When we finished the girls' portraits, we moved onto a different area to photograph the boys. The tall grass behind one tent seemed to be the spot and so we started there. The boys came in groups and took positions behind various clumps of tall grass. We did this for maybe thirty minutes and then were asked to photograph some adults.
Some women stepped up for their pictures, then a few men wanted to do the same. Some were the husbands of the women just photographed, and some were just men on their own. One memorable exception was a young man carried in a most gentle manner by a friend from the camp. The moment touched me deeply and caught me off guard. It took me a minute to recompose myself before making their portrait, and they forgave me this lapse in composure.
The man being carried had the most peaceful expression, a gaze of understanding quite rare in my work. This was the look of love as normally seen from the girls, but displayed very effectively in this beautiful man. He thanked me for his portrait with a gesture, and the two men disappeared into the camp shortly after.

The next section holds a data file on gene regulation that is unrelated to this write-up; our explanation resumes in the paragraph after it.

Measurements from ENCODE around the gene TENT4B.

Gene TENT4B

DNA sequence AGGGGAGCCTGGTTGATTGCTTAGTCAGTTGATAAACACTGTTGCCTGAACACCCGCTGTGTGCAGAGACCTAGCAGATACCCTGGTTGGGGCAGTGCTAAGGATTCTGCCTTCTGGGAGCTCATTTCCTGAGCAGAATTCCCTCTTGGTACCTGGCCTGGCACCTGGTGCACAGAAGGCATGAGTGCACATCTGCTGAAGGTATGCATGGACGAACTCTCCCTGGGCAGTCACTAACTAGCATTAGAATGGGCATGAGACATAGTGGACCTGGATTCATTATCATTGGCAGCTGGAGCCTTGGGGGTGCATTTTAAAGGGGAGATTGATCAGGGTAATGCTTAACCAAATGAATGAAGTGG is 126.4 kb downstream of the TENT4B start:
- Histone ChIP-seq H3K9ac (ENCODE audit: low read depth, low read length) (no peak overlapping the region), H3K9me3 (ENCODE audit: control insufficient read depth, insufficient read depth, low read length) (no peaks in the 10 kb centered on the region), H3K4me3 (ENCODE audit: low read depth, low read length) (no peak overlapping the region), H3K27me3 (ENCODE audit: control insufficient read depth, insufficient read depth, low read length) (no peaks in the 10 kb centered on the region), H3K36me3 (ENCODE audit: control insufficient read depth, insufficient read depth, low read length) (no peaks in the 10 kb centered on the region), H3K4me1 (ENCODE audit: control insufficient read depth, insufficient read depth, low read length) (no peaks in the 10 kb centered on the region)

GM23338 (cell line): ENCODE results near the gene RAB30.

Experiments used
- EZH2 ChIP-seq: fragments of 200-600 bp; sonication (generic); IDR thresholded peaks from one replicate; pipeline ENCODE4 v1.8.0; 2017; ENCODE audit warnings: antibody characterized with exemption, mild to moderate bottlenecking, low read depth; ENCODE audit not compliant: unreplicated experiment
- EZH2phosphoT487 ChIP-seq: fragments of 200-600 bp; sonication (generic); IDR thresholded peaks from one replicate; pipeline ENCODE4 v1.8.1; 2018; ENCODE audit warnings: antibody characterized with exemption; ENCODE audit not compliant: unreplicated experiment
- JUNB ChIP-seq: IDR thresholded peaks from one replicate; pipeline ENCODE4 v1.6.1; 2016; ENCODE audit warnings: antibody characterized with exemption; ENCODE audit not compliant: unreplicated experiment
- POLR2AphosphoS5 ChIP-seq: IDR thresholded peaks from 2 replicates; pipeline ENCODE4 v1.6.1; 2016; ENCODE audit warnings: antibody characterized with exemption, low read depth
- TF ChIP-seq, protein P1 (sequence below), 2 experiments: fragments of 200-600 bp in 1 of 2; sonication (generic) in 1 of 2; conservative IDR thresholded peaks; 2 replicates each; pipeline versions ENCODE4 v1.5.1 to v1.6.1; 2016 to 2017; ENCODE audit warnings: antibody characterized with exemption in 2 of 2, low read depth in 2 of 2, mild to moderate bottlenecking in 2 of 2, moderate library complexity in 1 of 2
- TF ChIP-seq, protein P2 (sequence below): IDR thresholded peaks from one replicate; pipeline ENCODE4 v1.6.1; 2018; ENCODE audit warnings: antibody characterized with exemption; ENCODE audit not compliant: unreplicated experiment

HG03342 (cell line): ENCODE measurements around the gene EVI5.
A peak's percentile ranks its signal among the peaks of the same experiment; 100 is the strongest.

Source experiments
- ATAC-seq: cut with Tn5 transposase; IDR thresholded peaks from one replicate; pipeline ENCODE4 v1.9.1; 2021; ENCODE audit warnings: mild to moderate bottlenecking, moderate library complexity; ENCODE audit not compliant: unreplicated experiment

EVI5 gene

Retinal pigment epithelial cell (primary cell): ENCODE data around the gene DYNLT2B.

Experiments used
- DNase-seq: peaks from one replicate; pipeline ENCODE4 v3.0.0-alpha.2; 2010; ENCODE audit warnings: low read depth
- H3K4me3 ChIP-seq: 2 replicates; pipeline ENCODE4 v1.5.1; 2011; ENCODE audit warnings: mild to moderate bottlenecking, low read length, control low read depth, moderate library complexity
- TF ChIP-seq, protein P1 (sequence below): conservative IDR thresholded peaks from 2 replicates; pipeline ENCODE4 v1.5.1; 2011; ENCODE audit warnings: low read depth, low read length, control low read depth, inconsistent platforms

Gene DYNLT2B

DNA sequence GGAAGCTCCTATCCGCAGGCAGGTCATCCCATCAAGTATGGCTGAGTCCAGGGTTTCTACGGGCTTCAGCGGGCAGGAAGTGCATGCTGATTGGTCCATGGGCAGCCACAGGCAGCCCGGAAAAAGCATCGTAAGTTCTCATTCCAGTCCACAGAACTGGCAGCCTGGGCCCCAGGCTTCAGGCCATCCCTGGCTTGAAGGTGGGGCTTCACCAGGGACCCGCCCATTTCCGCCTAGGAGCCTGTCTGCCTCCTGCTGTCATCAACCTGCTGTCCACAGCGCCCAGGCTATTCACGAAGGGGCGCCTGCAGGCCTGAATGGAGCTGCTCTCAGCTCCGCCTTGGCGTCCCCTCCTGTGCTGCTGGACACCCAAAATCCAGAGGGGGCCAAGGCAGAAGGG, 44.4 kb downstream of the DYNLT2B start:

I expected to be moved deeply by the plight of the children, and this was of course the case when looking at each girl sitting there patiently waiting for her portrait. Here they were with next to nothing, yet willing to give of themselves completely. This was exactly the feeling I received from this man, and was totally thrown off guard because he was an adult.
Later on as we walked through the camp making more documentary images, I walked between two tents and spotted him sitting there smiling at me. This was the smile he presented with earlier, and I asked for his portrait once again. He of course obliged and this was the portrait made. This time I was ready for him, and he knew it. This is the look of love, this represents hope.
Note: Image made with a hand-held Sony RX100M2, edited for size and contrast only.